Tuesday, March 29, 2011

School districts' zero-tolerance policies examined on "The View"; small classes not always the best thing

School systems have drawn attention to “zero-tolerance” policies regarding objects remotely resembling weapons or drugs. On ABC’s “The View” Tuesday morning, the gals discussed a case with a high school freshman suspended from a central Virginia high school for a whole year for shooting a plastic bee-bee from a pen at school. Apparently there was some clothing damage and the father offered restitution and agreed the boy should be disciplined, but not threatened with prosecution and suspended for a whole year or expelled.  (ABC should have the episode online Wednesday.)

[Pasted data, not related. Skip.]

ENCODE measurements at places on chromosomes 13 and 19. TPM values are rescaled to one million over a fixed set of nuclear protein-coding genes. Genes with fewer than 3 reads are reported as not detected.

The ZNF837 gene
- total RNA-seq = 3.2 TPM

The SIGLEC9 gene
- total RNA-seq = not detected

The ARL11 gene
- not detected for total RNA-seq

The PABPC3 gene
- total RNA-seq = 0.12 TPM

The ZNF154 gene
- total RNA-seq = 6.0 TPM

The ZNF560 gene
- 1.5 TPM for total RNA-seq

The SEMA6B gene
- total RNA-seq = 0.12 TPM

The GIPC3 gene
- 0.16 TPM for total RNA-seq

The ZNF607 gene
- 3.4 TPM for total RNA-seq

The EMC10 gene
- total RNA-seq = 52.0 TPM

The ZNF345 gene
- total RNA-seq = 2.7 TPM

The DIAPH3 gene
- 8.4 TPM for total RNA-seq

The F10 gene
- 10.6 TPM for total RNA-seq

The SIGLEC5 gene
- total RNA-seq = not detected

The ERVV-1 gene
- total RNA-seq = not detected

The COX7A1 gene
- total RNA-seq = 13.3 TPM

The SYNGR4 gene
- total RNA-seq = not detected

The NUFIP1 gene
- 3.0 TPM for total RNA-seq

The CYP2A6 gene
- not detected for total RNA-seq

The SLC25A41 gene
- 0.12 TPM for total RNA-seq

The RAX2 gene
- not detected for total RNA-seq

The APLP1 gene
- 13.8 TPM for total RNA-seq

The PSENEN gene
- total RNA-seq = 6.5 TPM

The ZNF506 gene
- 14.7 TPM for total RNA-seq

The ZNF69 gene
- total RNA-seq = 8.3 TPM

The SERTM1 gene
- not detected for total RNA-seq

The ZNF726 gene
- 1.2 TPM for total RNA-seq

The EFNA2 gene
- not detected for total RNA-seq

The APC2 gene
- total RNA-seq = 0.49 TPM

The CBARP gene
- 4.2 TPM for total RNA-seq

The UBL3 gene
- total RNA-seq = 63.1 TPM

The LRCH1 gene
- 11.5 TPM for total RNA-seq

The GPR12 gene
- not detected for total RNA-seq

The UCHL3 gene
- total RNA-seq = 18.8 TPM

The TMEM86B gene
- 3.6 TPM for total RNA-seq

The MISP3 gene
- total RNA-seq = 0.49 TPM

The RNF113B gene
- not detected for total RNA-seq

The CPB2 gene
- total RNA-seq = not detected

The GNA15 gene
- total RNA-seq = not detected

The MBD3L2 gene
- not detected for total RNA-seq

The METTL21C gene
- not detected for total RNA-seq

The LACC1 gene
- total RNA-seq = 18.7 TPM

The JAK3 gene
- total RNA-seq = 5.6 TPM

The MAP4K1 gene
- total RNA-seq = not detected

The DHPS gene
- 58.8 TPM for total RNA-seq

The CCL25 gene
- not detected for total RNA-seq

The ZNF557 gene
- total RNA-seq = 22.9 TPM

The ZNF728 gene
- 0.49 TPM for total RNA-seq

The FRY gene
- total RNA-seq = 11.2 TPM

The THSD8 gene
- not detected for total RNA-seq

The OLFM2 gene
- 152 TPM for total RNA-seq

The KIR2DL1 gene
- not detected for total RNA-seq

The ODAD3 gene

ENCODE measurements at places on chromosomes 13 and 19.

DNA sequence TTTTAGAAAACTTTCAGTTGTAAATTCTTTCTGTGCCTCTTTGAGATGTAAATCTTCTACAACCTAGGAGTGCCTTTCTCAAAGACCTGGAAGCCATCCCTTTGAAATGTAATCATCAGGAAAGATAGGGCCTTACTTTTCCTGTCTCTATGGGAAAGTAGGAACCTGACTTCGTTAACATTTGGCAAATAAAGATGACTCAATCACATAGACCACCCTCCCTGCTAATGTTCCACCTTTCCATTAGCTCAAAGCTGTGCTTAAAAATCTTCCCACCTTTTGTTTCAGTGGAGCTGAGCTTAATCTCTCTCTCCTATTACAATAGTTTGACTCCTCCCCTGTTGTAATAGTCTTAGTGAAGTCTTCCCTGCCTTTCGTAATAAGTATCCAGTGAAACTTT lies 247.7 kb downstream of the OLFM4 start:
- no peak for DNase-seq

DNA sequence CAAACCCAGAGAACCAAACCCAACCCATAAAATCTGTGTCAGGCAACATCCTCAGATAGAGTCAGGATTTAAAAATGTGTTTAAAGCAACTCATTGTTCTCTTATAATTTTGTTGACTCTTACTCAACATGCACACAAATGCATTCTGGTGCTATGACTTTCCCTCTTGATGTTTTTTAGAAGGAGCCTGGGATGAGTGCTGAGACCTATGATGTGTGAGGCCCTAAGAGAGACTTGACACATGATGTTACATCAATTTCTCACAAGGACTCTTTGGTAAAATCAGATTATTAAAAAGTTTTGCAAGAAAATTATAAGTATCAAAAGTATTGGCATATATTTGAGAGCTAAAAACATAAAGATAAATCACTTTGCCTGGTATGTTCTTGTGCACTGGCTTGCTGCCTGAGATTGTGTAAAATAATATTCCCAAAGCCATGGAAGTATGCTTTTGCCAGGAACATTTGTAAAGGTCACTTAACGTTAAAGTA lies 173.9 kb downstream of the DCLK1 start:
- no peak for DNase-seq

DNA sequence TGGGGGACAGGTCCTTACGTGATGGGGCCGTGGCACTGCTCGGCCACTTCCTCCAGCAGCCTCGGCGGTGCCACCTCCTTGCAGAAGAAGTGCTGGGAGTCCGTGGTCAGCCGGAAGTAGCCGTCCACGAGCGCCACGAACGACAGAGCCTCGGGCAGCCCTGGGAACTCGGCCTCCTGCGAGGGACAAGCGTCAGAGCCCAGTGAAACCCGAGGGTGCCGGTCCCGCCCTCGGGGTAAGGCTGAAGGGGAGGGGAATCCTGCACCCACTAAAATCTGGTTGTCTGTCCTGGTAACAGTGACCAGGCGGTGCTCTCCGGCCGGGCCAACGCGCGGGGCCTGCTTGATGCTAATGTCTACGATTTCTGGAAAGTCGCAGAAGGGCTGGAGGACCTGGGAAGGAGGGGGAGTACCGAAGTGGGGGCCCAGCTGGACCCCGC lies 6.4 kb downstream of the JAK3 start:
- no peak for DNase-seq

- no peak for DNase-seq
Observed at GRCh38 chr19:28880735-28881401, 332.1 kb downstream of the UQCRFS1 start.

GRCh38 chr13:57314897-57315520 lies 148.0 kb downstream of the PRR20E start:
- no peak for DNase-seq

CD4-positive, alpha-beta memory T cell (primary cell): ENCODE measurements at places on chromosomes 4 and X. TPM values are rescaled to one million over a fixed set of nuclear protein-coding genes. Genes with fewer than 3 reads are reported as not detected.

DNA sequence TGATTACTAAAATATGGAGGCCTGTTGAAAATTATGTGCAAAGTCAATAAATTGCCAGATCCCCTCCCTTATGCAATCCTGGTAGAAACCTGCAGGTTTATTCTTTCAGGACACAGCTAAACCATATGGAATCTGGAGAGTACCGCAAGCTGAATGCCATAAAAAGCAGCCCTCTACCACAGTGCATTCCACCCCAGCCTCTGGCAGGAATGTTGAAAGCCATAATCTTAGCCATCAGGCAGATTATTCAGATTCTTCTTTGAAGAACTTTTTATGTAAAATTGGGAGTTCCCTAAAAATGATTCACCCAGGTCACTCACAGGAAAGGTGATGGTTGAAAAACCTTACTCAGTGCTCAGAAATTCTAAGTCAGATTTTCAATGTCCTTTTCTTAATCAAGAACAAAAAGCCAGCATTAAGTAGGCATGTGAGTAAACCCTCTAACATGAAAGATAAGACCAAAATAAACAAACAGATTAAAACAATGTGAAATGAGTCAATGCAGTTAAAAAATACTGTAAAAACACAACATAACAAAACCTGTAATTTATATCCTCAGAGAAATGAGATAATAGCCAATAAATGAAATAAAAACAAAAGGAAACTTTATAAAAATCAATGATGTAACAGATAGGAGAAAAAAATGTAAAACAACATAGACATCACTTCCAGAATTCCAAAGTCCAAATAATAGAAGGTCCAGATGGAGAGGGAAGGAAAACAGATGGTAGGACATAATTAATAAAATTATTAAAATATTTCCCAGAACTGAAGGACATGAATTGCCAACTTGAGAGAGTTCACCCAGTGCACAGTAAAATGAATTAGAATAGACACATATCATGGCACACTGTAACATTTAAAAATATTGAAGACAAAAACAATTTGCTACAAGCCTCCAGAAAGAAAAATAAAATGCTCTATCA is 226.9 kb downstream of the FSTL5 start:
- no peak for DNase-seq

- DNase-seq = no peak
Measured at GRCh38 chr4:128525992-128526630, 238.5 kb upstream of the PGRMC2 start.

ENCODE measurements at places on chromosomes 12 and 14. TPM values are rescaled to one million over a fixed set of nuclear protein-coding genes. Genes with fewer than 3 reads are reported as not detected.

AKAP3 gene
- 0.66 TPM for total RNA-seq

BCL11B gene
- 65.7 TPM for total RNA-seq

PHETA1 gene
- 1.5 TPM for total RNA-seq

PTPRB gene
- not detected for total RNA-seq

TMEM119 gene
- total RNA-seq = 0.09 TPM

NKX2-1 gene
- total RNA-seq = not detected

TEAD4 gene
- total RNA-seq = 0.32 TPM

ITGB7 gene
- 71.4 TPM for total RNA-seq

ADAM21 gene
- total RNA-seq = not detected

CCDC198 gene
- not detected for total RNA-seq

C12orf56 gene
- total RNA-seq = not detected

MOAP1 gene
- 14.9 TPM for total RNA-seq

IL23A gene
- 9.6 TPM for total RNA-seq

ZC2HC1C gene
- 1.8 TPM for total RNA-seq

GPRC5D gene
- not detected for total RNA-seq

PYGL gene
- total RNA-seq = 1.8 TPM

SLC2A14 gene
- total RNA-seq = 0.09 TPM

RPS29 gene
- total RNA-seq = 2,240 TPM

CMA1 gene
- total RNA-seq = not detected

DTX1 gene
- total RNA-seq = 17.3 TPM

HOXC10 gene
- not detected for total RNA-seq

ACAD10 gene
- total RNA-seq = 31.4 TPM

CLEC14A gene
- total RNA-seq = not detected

Similar incidents happen now when students are found with unprescribed patent medicines on their person.
Students suspended for strict interpretation of zero-tolerance often wind up in alternative schools.

When I went to high school in the late 50s, there was nothing like this extreme concern for possible contraband. But once I lost study hall library privileges for a week for forgetting to sign in.

When I substitute taught between 2004-2007, subs were not searched for items like patent medicines. However one time a security guard was concerned that my car was open with a copy of the Washington Blade, apparently open to a personals page by accident, visible.

Ian Urbana has a story from the New York Times from Oct. 2009, link (website url) here.

 (The “Help Zachary” link no longer takes you to the right site, and NYT is now under a subscription paywall.)